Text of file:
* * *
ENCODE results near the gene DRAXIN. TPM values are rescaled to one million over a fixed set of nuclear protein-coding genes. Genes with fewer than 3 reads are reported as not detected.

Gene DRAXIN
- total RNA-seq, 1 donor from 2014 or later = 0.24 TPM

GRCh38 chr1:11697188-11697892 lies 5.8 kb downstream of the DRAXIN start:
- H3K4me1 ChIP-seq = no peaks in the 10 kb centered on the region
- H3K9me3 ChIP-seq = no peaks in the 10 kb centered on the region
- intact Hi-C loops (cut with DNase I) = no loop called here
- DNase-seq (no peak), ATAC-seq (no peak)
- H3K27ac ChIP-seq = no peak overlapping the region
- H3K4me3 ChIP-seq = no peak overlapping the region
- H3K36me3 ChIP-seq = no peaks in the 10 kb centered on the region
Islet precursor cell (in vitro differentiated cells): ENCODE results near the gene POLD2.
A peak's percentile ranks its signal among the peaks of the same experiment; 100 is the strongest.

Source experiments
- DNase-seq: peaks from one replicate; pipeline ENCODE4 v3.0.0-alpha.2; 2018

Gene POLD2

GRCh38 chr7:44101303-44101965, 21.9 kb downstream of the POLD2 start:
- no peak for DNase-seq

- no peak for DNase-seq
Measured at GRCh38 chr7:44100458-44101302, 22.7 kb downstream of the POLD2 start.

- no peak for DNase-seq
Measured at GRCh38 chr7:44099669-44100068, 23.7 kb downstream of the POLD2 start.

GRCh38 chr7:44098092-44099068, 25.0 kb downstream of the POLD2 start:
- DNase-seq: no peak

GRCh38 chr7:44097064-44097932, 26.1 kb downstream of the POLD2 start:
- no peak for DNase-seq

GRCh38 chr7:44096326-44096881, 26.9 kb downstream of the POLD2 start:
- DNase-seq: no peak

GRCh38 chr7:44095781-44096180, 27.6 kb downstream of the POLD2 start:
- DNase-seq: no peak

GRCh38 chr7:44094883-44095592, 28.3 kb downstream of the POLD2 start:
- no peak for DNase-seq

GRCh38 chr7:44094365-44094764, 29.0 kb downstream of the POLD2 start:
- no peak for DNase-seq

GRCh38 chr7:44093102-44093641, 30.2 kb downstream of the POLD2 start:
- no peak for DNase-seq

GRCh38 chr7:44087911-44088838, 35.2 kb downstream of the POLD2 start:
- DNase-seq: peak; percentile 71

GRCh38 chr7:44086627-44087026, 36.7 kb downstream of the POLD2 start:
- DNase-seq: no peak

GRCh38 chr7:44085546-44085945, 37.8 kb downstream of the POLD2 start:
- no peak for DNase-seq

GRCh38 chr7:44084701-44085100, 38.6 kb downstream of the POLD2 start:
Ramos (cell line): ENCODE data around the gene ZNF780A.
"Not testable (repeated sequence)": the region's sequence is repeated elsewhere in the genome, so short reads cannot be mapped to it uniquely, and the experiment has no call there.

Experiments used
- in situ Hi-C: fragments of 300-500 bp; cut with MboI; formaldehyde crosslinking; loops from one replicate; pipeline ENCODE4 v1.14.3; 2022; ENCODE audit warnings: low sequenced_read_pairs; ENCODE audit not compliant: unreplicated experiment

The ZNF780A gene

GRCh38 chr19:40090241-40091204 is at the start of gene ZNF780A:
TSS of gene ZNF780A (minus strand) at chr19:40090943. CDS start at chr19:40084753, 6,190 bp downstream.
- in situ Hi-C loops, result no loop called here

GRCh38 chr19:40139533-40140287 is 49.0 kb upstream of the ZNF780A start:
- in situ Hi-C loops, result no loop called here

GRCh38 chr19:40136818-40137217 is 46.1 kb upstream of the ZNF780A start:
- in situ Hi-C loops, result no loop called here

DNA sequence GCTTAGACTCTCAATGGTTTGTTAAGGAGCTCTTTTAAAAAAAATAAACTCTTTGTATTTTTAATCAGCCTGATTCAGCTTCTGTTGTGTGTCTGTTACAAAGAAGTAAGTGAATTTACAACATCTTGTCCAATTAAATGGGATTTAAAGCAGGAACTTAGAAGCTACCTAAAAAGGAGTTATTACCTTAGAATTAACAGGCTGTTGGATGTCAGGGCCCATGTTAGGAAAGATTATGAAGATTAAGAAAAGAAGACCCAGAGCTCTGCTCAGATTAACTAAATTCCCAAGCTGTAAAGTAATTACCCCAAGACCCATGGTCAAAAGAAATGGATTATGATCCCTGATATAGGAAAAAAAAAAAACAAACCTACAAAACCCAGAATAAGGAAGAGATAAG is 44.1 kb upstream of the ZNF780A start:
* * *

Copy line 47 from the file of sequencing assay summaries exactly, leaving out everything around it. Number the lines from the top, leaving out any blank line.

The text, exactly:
- in situ Hi-C: fragments of 300-500 bp; cut with MboI; formaldehyde crosslinking; loops from one replicate; pipeline ENCODE4 v1.14.3; 2022; ENCODE audit warnings: low sequenced_read_pairs; ENCODE audit not compliant: unreplicated experiment